Mission statements are important. Even an actions-not-words guy like me believes that. A mission statement captures concisely and precisely what you value. If you don’t have a mission guiding you, it’s a lot harder to coordinate your actions to achieve something that is meaningful to you and to those you want to serve.
The Mission of the Department of Mathematics and Computer Science at Lewis University is summarized in three words: “Innovation. Integrity. Service.” It is engraved in binary on a wall plaque in our hallway. This simple trio of words has real meaning for us:
- Innovation: As Computer Scientists and Mathematicians, our job is to look for ways to solve problems that have not yet been solved, to invent technologies and tools that have not yet been envisioned, to explore theoretical fields that have not yet been surveyed. As innovators, we create new knowledge, devise new conveniences, and create a better world one discovery at a time.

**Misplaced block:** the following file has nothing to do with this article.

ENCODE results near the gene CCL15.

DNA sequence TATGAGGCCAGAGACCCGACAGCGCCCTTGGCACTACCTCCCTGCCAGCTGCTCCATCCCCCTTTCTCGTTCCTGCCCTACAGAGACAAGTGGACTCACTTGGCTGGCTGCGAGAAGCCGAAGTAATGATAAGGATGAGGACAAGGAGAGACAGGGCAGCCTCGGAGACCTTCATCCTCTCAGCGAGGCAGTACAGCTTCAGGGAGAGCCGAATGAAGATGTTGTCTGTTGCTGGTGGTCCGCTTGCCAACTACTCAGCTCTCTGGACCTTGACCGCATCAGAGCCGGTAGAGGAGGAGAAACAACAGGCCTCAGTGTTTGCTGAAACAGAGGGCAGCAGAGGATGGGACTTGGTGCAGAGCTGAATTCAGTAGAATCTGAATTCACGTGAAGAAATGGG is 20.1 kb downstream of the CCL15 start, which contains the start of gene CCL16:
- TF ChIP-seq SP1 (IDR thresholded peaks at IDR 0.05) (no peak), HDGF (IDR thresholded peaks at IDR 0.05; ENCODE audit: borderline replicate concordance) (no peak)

- Integrity: We take our responsibility as creators and caretakers of high-tech innovations seriously. The technologies we create and master can be used for destructive ends, particularly in the cyber security area. We always choose to use them for good.
- Service: We use technology to share new truths, to clarify rather than obfuscate, to share our knowledge and findings openly rather than attempt to create monopolies from them. We bridge gaps rather than create them. We consistently look for ways to help the less fortunate. We apply our talents and knowledge to help everyone do their jobs more effectively. We seek out opportunities to educate, entertain, and enable, not for our own betterment, but for that of others.
Our department prepares innovative problem solvers committed to service. That’s a lofty charge, but I think we do it well. An empty mission statement simply becomes an albatross of empty words. Ours inspires us.